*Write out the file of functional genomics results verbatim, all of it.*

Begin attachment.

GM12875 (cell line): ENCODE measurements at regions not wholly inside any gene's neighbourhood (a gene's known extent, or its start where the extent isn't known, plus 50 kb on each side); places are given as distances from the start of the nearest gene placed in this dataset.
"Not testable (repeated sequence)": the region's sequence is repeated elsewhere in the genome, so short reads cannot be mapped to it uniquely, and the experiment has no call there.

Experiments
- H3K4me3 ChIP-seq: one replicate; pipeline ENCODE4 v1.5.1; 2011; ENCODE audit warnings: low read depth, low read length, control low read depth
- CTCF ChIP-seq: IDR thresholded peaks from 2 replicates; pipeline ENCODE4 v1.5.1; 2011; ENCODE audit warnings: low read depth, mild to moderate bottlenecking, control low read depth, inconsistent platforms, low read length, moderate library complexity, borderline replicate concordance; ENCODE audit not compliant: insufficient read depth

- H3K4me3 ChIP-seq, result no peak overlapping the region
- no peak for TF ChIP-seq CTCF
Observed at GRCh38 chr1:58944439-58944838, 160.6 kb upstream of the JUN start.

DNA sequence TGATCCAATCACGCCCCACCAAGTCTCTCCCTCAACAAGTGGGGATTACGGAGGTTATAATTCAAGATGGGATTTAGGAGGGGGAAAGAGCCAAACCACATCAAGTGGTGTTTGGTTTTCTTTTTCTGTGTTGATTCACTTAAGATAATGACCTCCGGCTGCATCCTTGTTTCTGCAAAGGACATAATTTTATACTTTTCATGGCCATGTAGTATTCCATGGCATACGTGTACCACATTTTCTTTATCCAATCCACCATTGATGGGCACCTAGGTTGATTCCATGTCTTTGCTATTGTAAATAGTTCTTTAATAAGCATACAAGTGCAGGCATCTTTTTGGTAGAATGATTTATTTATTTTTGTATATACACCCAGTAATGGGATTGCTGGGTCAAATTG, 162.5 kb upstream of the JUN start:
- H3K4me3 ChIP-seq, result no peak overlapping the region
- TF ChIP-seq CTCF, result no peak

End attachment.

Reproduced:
GM12875 (cell line): ENCODE measurements at regions not wholly inside any gene's neighbourhood (a gene's known extent, or its start where the extent isn't known, plus 50 kb on each side); places are given as distances from the start of the nearest gene placed in this dataset.
"Not testable (repeated sequence)": the region's sequence is repeated elsewhere in the genome, so short reads cannot be mapped to it uniquely, and the experiment has no call there.

Experiments
- H3K4me3 ChIP-seq: one replicate; pipeline ENCODE4 v1.5.1; 2011; ENCODE audit warnings: low read depth, low read length, control low read depth
- CTCF ChIP-seq: IDR thresholded peaks from 2 replicates; pipeline ENCODE4 v1.5.1; 2011; ENCODE audit warnings: low read depth, mild to moderate bottlenecking, control low read depth, inconsistent platforms, low read length, moderate library complexity, borderline replicate concordance; ENCODE audit not compliant: insufficient read depth

- H3K4me3 ChIP-seq, result no peak overlapping the region
- no peak for TF ChIP-seq CTCF
Observed at GRCh38 chr1:58944439-58944838, 160.6 kb upstream of the JUN start.

DNA sequence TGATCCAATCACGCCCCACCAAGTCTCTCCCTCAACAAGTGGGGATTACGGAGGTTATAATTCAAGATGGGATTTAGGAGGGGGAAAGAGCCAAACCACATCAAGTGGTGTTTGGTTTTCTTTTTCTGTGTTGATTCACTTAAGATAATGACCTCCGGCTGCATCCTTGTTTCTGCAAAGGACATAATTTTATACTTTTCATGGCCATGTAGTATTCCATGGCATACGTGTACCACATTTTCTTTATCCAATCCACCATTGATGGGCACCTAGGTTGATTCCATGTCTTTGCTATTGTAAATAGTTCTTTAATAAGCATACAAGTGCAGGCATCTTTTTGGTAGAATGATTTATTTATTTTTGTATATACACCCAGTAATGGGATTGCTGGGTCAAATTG, 162.5 kb upstream of the JUN start:
- H3K4me3 ChIP-seq, result no peak overlapping the region
- TF ChIP-seq CTCF, result no peak